Increases in truck and passenger vehicle traffic now impact 10% of the 161,000-mile National Highway System—and the Department of Transportation warns that by 2040, that figure could rise to 34% unless steps are taken. Fleet managers have been dealing with congestion forever, but it seems that construction, especially in the summer months, is impacting fleet efficiencies more than ever before, and the losses come in the form of both time and a significant amount of money.
In a recent report by the Department of Transportation’s National Freight Strategic Plan, the DOT announced that road traffic congestion costs the trucking industry nearly $27 billion annually due to lost time and excess fuel consumption.
And it is not just the trucking industry that is losing money. The U.S. economy suffers significantly from road construction and congestion that cause delays, fuel inefficiencies, and trigger mechanical failure. All told, the annual cost of congestion, including passenger-car delays on roads shared with trucks, is estimated at $1 trillion, or roughly seven percent of U.S. economic output.
It is clear that the U.S. has a critical need for better transit options, greater transit connectivity, and more deployment of information technologies to help address the congestion problem. As the DOT lobbies for legislation that would fund the federal transportation system for multi-year periods, fleet management efforts are focused on fleet efficiencies in every aspect of operation, and most of the strategies include tech. Tech has been responsible for putting computers on forklifts, scanners systems into pallet IDs, and inventory, satellite tracking, and energy management systems. Even warehouse and back office admin are paperless, and payment systems are digital as well.
Transit Plans Costly for the DOT and Fleet Management
The U.S. DOT investment strategies include education, recruitment, and training for freight workforces as well as freight data resources and analytics to help fleet management make smarter and more informed decisions. Fleet management is following suit especially where data is concerned. The data received through GPS truck locations and congestion patterns are invaluable in maximizing fleet efficiencies on the road.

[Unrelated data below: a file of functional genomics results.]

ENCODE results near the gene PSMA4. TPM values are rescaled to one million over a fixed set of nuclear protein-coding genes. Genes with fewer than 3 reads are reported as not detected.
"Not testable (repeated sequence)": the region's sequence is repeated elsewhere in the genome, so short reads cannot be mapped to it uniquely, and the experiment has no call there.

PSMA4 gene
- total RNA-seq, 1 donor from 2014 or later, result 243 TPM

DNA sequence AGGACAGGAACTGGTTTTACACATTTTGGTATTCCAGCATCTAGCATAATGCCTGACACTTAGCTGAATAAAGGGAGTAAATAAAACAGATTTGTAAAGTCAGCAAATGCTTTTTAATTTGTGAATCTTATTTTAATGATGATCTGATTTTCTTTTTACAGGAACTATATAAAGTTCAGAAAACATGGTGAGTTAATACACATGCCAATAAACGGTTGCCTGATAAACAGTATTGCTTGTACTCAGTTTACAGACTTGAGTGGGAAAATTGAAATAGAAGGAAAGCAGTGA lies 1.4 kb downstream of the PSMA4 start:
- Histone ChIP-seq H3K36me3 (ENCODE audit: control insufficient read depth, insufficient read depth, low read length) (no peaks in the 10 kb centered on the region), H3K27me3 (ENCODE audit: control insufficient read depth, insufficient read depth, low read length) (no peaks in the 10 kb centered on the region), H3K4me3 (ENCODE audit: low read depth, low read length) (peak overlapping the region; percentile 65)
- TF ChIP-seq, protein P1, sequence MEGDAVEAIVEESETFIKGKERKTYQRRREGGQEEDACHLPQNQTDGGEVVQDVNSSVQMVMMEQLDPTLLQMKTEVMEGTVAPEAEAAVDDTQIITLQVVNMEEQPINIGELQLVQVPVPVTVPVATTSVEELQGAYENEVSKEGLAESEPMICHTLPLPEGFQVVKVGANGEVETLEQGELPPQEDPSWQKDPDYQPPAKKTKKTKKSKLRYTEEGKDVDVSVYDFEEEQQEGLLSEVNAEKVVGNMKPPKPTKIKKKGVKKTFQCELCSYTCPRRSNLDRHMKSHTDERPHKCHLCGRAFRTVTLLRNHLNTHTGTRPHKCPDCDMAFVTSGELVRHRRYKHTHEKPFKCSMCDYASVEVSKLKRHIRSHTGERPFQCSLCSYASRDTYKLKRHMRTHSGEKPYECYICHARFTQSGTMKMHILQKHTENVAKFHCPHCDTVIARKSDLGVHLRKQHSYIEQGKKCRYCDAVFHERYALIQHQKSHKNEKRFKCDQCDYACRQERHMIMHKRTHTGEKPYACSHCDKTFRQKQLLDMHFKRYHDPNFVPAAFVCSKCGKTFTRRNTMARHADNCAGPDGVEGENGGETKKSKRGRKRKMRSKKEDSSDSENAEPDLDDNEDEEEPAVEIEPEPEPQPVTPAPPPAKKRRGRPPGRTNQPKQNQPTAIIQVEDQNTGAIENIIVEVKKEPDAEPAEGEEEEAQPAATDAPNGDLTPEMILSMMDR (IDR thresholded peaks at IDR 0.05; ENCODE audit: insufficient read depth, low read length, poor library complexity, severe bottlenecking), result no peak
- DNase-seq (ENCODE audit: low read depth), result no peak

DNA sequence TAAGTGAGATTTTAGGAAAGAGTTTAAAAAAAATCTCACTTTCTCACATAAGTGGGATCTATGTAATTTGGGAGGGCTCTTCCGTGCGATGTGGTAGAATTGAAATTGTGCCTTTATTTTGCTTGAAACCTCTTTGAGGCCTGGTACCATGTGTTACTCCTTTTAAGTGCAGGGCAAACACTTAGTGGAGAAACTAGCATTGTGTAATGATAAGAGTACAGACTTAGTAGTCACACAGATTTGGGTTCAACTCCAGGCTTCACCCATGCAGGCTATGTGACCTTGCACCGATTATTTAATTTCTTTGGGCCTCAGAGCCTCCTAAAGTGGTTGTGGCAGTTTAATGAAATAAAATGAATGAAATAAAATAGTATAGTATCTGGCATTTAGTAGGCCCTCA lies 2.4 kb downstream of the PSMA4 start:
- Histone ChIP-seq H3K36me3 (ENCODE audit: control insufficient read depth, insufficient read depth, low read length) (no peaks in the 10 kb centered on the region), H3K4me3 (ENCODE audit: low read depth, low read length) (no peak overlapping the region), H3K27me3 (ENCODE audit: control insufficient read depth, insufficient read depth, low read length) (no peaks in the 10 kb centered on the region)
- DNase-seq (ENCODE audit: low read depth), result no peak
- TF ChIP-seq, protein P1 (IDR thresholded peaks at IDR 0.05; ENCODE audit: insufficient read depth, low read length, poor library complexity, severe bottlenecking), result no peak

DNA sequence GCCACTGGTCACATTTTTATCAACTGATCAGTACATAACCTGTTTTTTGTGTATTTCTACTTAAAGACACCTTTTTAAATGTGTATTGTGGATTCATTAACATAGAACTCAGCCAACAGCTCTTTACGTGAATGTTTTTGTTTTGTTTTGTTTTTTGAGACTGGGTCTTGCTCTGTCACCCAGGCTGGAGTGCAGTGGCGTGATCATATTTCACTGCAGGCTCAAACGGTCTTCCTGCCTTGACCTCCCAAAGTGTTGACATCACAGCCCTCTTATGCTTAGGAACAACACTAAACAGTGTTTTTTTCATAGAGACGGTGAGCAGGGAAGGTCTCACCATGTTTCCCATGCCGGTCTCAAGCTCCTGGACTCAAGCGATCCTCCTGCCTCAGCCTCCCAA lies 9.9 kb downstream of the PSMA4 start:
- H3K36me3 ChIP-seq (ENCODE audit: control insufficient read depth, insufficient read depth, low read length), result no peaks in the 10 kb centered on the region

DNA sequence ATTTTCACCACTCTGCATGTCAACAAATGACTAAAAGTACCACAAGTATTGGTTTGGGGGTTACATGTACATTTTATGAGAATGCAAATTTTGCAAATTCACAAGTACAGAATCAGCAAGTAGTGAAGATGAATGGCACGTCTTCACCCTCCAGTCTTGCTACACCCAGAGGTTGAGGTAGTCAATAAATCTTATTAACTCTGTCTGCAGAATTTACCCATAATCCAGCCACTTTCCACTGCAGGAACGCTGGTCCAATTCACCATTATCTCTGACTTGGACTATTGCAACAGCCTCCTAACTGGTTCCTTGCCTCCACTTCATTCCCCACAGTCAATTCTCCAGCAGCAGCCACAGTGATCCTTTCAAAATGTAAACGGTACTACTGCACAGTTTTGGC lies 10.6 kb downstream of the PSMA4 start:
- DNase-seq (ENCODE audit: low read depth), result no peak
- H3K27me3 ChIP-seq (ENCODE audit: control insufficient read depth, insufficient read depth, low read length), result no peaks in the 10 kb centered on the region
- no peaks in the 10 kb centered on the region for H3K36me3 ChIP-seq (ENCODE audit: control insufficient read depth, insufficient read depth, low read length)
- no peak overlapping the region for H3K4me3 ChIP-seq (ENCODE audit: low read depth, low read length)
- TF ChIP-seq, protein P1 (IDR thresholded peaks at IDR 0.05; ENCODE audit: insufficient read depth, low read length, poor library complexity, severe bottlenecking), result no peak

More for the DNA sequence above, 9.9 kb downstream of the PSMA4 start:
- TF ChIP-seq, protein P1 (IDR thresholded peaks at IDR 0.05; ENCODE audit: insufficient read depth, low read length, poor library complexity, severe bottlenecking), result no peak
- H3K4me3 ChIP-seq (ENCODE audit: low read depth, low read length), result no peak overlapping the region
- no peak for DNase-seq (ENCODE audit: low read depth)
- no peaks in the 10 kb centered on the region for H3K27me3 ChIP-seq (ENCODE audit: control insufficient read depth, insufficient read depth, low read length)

How Does GPS Work to Combat Congestion?
Techwalla describes GPS as follows: The Global Positioning System, or GPS, is a “constellation” of more than 24 satellites, known as Navstar, operated by the U.S. Department of Defense. These satellites are about 11,500 miles above the earth, traveling at 9,000 mph, and each has an atomic clock with the exact time. These satellites are synchronized to broadcast a signal simultaneously. GPS receivers, like those in a car or truck, passively monitor these broadcasts. Although the signals travel at the speed of light, the great distances involved mean that each signal arrives at a slightly different time. Calculating the time differences between each satellite, a GPS receiver can pinpoint its own location.
Fleet managers rely on these systems to define and track the fastest route between delivery locations. But not all GPS routing algorithms are accurate, due to unexpected weather conditions, traffic accidents, or lane closures. The more robust the GPS system, the more variables the system has to consider when proposing a route. Wireless data that can calculate routes based on information like physical road conditions, traffic flow, location of intersections, time of day, or average speed is paramount to an effective GPS system, but it can also come at considerable expense. Fleet managers understand the long-term value of these systems in sustaining fleet efficiencies and are making the expense a priority. While many large companies have the resources to invest, small and medium-sized companies struggle with fee structures and cash flow. Fortunately, fleet factoring has become a reliable way to access financial resources quickly to accommodate the technology and planning necessary for reliability and efficiencies on the roadways.
Trucking GPS data can literally fuel mobility insights and forecasting methodologies to better assess travel time and reliability, particularly during heavy peak periods in the most congested areas and times of day. GPS can also be used to support freight and route planning based on route choice, toll rates, and speed. A research study in Washington state indicated that travel time, travel time reliability, and toll rate are all influential factors during both peak and off-peak periods. Fleet cards offered by companies like WEX Fleet One Factoring can also streamline processes and deliver discounts to help with fleet efficiencies both on and off the road.
- Largest nationwide fuel discount network with more than 3,600 sites
- No fuel transaction fees in the Fleet One EDGE network**
- Universal acceptance at more than 8,000 truck stops nationwide
- Free fuel card funding with Fleet One Factoring
In short, when the trucking industry is efficient, the nation is better off. Efficiencies along with dependable and consistent service from the trucking industry are crucial for economic success and the livelihood of the nation. Congestion may never end, but with technology to help in planning and financial resources to help access that technology, fleet managers will be executing routes with much better information, enabling fleet efficiencies for long-term growth.